Chamber music is truly the most socially exquisite and democratic activity in which musicians, professional and amateur, can participate. One's level of skill matters not. Get together with a couple of friends and make music. Even Kings have participated with lesser mortals. It just doesn't get any better than this.
Goethe described the playing of a quartet as "four rational people conversing." And indeed, the conversational style is most prevalent in chamber music with one instrument speaking, then another, then a third. it is delightfully courteous musical form and just plain makes you feel good, unless of course there is disagreement on how something should be played which can happen even in the best of all possible worlds.
But whether we are talking about sonatas for piano and one other instrument, piano trios, piano quartets or piano quintets, it is all music in which the piano plays a princely role. If one loves the piano, as I do, how can one not be thrilled by the versatility of this magnificent instrument in consort with others?
In this section we will enjoy comparing specific works of chamber music, much as we do in the interpretation section. Again the differences of approach can be huge. And as so many of the great composers achieved their finest hour in their chamber works, often much less well known than their major works for solo piano or orchestra, I hope this will bring the joys of discovery to many of you.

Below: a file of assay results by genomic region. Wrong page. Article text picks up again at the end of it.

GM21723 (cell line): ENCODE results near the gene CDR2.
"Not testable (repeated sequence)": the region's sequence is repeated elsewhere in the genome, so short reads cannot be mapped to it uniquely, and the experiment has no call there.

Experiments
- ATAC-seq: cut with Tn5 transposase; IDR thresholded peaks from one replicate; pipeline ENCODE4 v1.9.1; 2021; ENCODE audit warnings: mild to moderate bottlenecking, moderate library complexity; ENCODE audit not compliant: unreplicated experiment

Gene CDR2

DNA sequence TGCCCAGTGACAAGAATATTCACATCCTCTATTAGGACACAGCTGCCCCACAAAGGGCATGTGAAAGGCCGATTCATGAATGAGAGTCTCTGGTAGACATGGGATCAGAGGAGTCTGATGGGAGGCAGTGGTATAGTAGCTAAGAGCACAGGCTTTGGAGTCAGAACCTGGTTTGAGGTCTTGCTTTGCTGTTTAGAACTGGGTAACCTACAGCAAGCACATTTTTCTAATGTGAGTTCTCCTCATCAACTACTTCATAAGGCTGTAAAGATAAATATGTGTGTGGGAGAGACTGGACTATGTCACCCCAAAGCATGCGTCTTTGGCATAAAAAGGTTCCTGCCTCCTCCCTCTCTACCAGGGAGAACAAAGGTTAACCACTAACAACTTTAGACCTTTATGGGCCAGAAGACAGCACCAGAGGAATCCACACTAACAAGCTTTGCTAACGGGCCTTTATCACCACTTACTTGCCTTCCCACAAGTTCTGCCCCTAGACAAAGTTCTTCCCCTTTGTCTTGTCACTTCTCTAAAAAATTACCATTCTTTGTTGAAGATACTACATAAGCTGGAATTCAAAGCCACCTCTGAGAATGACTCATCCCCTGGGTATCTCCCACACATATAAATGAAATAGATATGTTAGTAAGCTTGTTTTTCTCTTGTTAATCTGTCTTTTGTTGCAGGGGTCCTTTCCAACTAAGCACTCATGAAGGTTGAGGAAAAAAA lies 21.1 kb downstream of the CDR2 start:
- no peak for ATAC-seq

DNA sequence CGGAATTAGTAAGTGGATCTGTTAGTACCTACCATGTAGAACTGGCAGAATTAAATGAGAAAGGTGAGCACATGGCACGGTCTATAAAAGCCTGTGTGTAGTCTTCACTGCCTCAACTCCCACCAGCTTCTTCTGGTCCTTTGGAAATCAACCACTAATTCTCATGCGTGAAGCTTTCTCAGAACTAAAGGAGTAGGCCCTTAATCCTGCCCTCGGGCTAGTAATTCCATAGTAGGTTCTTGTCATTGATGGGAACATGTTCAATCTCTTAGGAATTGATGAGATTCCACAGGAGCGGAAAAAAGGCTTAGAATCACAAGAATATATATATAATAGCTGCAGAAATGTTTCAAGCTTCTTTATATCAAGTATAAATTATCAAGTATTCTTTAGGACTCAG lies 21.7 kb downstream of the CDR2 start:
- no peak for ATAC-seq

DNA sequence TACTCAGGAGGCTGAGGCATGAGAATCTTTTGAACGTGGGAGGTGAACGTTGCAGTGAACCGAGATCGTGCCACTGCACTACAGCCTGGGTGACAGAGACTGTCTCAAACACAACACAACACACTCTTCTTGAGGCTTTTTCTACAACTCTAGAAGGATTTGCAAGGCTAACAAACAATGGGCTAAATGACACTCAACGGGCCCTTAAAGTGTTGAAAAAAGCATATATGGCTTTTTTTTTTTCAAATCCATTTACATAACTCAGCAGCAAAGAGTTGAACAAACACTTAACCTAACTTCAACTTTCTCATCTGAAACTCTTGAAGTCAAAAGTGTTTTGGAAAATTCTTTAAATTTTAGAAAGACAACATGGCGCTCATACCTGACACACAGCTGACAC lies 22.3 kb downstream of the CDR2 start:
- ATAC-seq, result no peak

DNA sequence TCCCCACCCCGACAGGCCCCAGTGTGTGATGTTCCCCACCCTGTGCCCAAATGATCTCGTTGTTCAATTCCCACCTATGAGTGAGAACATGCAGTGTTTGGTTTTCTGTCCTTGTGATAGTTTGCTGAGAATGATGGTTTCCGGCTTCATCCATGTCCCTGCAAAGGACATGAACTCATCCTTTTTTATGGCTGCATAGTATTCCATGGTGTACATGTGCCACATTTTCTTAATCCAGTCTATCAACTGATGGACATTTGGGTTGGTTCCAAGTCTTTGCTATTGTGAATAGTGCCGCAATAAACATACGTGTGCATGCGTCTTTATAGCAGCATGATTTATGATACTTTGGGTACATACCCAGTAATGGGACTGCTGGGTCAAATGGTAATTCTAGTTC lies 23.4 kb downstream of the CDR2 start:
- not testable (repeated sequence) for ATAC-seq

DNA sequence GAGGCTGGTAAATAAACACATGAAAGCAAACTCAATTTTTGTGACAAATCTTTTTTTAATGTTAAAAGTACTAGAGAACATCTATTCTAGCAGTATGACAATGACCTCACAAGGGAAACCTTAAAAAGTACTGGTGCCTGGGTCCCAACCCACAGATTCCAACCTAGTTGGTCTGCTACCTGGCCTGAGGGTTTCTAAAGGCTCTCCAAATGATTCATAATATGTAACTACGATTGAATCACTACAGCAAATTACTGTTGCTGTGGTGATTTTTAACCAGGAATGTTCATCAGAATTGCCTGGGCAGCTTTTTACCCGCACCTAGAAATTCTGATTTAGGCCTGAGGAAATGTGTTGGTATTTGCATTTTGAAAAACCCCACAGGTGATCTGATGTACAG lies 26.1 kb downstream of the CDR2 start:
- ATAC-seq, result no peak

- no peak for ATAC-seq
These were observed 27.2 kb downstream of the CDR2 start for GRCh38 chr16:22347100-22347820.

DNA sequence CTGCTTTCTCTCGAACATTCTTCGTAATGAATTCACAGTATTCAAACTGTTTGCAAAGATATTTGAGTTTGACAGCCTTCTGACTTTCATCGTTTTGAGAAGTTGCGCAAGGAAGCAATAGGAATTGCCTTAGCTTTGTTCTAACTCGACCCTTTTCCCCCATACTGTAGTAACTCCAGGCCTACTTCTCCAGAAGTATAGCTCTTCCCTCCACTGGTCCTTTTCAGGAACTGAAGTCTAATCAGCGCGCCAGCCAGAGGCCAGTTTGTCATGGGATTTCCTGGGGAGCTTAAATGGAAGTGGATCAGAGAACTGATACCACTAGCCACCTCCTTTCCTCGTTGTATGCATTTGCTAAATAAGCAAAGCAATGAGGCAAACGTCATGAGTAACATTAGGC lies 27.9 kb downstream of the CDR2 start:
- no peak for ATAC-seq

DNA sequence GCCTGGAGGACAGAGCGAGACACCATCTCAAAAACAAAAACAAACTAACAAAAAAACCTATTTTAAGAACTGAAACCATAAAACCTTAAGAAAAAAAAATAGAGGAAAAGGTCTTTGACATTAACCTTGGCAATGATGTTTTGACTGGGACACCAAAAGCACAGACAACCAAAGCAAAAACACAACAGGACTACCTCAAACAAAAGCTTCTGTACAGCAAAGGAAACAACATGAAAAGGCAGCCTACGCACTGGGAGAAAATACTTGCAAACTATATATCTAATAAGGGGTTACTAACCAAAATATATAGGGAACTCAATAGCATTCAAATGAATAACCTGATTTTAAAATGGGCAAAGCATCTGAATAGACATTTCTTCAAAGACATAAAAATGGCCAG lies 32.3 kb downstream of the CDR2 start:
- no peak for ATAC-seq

Arensky Piano Trio in D minor Op 32
Beethoven Piano Trio 7 Op 97 "Archduke"
Brahms Piano Quartet 1 in G minor Op 25
Brahms Piano Quintet in F minor Op 34
Brahms Piano Trios Op 8 / Op 87 / Op 101
Brahms Trio for piano, violin and horn in E flat Major Op 40
Chausson Concerto for violin, piano & String Quaret
Dvořák Piano Trio 3 in F minor Op 65
Dvořák Piano Quintet in A Major Op 81
Fauré Piano Quintet 1 in c minor Op 15
Hindemith Violin Sonata 3 in E (1935)
Rachmaninov Cello Sonata in G minor Op 19
Schumann Piano Trio 1 in D minor Op 63
Schumann Piano Quartet in E flat Major Op 47
Shostakovich Piano Quintet in G minor, Op. 57
For those of you who enjoy murder mysteries, here is my first with a strong musical polemic as background
which is also available as an audiobook.
And this is the more recently published second mystery in the series:
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